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Thread: Dissolved Oxygen levels in barrels after aging

  1. #1
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    Dissolved Oxygen levels in barrels after aging

    Does anyone have dissolved oxygen values for beers aged in barrels? I am looking to develop a chart showing starting DO values in beer going into barrels, the level after 3 or so months, and values after 1+ years in a barrel. Let me know if you have values you could supply me with

    Cheers,
    James

  2. #2
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    Hi James,

    The problem with this methodology is that oxygen reacts as it enters the barrel; it's not like it waits around as free oxygen for you to measure. For the same reason, measuring packaged DO/headspace O2 later than immediately after packaging is fairly useless.

    The best I can come up with off the top of my head would be to measure compounds that indicate oxidative damage, e.g. trans-2-nonenal, but those types of compounds can be moving targets as well.

    Joe

  3. #3
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    Very good point.

  4. #4
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    There are a great number of factors that can influence the DO2 level over time - initial level, presence of yeast, etc. Generally oxidation is quite rapid, changing over hours rather than days, months. There is a method for measuring oxidation using dichlorophenol indophenol but from my recall that can be quite variable and results also depend on the level of oxidation pre-packaging.

  5. #5
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    I tried to use that method in a large (2 million hl / pa) brewery when I first came into the business, back in '76 (scary!!) to try and check the calibration of the then new fangled electrochemical oxygen sensors. This was a really good way to waste hours of time. So I really don't recommend it. Fortunately I got enough vaguely sensible results to confirm the EC sensor was "reasonably" accurate, and certainly a damned sight more repeatable than colour methods. Also, colour determination only worked reasonably well on lagers and very pale beers - useless on stouts and dark milds, brown ales etc.
    dick

  6. #6
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    Dick - are you thinking of the indigo-carmine method? DCI is used as a redox indicator, so doesn't give a measure of oxygen level itself, but rather the reduced-oxidised state of the sample.

    The DCI method was to add a small quantity (as I recall 0.55ml...strange amount) to a 10ml aliquot of beer then shake it manually alongside a 'blank' of the same beer. The DCI changes from blue to colourless at a rate that is dependent on the amount of oxidation present, so the test sample colour returns to match the 'blank'. The time taken had to be 20sec +/- 2sec. Outside this, the analysis was repeated with either more or less DCI until the target time was reached. The quantity of DCI used, multiplied by a factor, gave a quantitative measure of the redox state of the beer, ie. whether it has previously been oxidised significantly.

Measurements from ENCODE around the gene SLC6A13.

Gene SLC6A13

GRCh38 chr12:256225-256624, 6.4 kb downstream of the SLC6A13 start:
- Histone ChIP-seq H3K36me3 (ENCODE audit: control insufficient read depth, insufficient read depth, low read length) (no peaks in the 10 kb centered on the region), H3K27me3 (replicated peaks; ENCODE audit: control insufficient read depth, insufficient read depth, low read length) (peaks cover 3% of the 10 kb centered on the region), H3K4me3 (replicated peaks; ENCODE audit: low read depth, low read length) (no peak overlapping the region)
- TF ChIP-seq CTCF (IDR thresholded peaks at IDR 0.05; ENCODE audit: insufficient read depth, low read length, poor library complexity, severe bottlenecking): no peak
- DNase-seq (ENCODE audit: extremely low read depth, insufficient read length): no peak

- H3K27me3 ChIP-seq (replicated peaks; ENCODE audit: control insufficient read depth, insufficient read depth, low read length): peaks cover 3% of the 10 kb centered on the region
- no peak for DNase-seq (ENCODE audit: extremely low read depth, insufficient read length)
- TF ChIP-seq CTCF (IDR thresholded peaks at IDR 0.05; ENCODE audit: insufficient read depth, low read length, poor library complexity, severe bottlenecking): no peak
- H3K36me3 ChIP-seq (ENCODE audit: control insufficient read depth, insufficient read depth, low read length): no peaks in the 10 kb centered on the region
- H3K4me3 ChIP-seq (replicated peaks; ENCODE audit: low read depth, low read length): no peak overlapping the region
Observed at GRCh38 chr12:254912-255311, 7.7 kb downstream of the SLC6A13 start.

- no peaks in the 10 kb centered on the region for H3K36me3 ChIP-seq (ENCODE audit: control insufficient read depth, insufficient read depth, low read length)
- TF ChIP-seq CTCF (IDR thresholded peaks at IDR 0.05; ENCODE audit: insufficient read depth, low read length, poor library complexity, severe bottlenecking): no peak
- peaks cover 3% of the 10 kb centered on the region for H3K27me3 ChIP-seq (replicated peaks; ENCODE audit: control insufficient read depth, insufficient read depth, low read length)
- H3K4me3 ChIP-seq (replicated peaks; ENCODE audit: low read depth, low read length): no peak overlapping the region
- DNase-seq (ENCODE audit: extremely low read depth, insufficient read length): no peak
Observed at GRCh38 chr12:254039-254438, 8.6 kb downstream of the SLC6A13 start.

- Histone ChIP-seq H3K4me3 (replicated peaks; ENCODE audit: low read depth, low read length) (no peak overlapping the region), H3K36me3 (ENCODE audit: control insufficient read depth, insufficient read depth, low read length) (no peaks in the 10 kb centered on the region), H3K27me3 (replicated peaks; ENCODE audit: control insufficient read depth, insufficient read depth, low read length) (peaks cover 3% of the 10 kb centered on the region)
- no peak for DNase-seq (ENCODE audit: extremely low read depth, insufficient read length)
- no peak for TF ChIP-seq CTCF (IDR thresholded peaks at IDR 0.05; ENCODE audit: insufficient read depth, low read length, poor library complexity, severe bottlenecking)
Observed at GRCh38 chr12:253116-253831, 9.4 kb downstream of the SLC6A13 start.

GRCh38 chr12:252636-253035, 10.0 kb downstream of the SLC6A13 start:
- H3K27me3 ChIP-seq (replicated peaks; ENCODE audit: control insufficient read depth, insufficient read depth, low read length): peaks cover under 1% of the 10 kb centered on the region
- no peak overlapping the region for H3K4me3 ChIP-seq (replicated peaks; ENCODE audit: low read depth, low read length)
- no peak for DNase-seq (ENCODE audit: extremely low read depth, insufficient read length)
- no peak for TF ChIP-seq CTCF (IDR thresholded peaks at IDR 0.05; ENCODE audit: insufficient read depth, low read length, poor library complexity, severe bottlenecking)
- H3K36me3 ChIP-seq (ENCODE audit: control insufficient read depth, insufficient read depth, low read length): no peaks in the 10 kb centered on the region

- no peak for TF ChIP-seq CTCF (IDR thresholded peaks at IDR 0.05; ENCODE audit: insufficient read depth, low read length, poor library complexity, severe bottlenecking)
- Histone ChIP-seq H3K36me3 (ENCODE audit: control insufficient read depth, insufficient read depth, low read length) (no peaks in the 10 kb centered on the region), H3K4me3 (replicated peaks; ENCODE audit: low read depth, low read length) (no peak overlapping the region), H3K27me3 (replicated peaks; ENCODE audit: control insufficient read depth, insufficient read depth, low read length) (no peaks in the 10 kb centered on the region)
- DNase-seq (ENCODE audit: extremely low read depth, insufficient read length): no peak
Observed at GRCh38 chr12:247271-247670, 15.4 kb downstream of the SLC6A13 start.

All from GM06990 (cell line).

I spent every Friday afternoon doing these as part of my then employer's UK production contract with a large Australian brewer.

    However, returning to the original question...assuming the barrel is purged of air prior to filling, I would expect the oxygen level to drop in a similar profile to bottled/canned beers, ie. quickly immediately after filling such that, at 6+ months after fill, the levels were well into single-digit ppb tending towards zero.

  7. #7
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    Hi Tim

    I think you are right - Indigo Carmine method, or what passed for a method. I had to produce standard tints for a range of oxygen levels, and then try ang get pure beer samples (i.e. no additional oxygen from the bottle) and inject liquid (presumably IC as you say). However getting samples of beer with no additional oxygen from the water in the sample bottle, or not picking up any oxygen when the sample was injected, proved nigh on impossible. If memory serves me well, it was a digox, for what that is worth.

    Cheers
    dick

  8. #8
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    Quote Originally Posted by dick murton View Post
    ...and then try ang get pure beer samples (i.e. no additional oxygen from the bottle) and inject liquid (presumably IC as you say).
    We used sample bottles with septa, 2 hypodermic needles and a lot of *!?#*#*! language, as I recall!

    DO2 meter could have been either Digox or IL540...the latter used a pre-mounted membrane (I still have one on my desk as a reminder...)

  9. #9
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    septa, 2 hypodermic needles and a lot of *!?#*#*! language

    My experience exactly!
    dick

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